hey, i have just started in riding endurance, i was wondering if anyone could give me any tips? and how i know if my horse is right for the sport?
How do you know your horse is right for the sport?
First of all, look at his exterior, endurance horses have to have:
- a short, strong back
- lots of muscles in the hind quarters
- not too long fetlocks (or else he might get tendon problems)
- big nostrils (more oxygen)
- hard hooves
- but the most important thing is the impulse to go fast.
Arabians are one of the best races for endurance because most of them are a little fiery and love to walk and you already have big nostrils and their back is not too long either. :)
Your lucky! One thing I've wanted to do in my life! Have fun! Just make sure you work your horse enough to open those lungs and strengthen his muscles. Lots of trotting. Want pics!
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thanks for all the advice, my arabian mare is about 15 hands very fast, she was on the race track and won a few races, but she is quite long. im also scared that she wastes all of her energy in the first 5 miles because of being so hyper. is there a way i can get her to calm down?
You have to be careful with her back, if it's too long she might get back problems more easily. :wink:
I'm not around racing horses a lot, I guess if she sees other horses trotting away she tries to catch up to them and pass them?
My suggestion would be that you go on a trail ride with a friend and she trots away from you and you try to keep your horse in a walk, if she tries to run after. Walk in small circles so she can't go faster and if she is doing fine trot after your friend. Take it easy at first and after a couple of weeks your friend canters away from you and you can keep her in a walk, I guess that will help you a lot in endurance. :-)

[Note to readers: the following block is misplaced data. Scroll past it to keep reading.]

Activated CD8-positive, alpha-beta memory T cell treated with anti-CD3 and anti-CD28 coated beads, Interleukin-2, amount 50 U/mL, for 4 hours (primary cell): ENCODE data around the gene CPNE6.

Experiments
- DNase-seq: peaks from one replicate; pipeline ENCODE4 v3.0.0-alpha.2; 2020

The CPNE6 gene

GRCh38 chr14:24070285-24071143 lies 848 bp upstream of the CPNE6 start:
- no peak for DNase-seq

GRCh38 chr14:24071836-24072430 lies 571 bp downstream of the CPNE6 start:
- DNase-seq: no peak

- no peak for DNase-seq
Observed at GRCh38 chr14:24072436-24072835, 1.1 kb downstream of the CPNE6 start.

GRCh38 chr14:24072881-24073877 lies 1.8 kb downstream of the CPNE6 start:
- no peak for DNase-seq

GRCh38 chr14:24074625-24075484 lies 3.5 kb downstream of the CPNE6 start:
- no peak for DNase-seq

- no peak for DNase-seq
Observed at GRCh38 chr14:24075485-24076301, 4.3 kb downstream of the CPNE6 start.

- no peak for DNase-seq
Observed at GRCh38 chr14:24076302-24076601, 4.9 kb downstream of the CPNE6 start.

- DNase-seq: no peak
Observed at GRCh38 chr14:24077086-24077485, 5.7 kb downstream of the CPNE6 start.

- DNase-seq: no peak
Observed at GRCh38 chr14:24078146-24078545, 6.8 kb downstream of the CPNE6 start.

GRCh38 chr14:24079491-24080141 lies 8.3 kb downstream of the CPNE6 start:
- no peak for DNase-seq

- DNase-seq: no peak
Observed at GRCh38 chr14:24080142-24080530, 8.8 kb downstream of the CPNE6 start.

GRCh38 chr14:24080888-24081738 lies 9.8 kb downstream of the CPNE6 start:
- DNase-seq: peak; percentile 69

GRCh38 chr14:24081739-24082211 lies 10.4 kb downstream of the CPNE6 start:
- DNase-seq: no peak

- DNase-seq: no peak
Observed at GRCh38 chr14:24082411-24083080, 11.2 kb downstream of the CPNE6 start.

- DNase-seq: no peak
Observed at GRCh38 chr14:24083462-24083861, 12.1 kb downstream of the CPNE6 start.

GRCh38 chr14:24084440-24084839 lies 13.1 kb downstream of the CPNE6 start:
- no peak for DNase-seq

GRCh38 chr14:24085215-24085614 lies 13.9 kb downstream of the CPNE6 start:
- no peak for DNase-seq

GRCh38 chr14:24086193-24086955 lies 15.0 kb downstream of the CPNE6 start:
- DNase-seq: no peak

Welcome to ultimate challenge.
Almost every horse gets hyper the first few races they attend. They show up in a new place, There are 50-100 other new horses, Somebody shoots a gun and the race is on. Why wouldn't your horse get excited?
After a few races your horse will learn the drill. They learn that it's not like a saturday ride where you ride 10 miles. They learn that when the crowd and excitment is around them, It's a heavy work day. So in time they learn not to waste energy getting excited at the start. But if you only do 2-3 races a year, You will never get them over that excitement level.
In the meantime you need to try and control the situation. With new horses I often ride the opposite direction for a minute or two and let the crowd depart. I don't want to get caught up in trying to keep up with the leaders. Let them go and get a good head start and then follow at a pace you choose. Keep the horses mind busy doing what you ask. Don't just sit there along for the ride. Ask for gives, circle bushes, sidepass, Just keep asking for stuff so the horse has to focus on you and not worry about the crowd.
how do i know when my horse is ready for a 50 mile race?
Hopefully you know how to take and understand your horses P&R's.
If you horse can put forth some effort and has good recoveries, He is ready.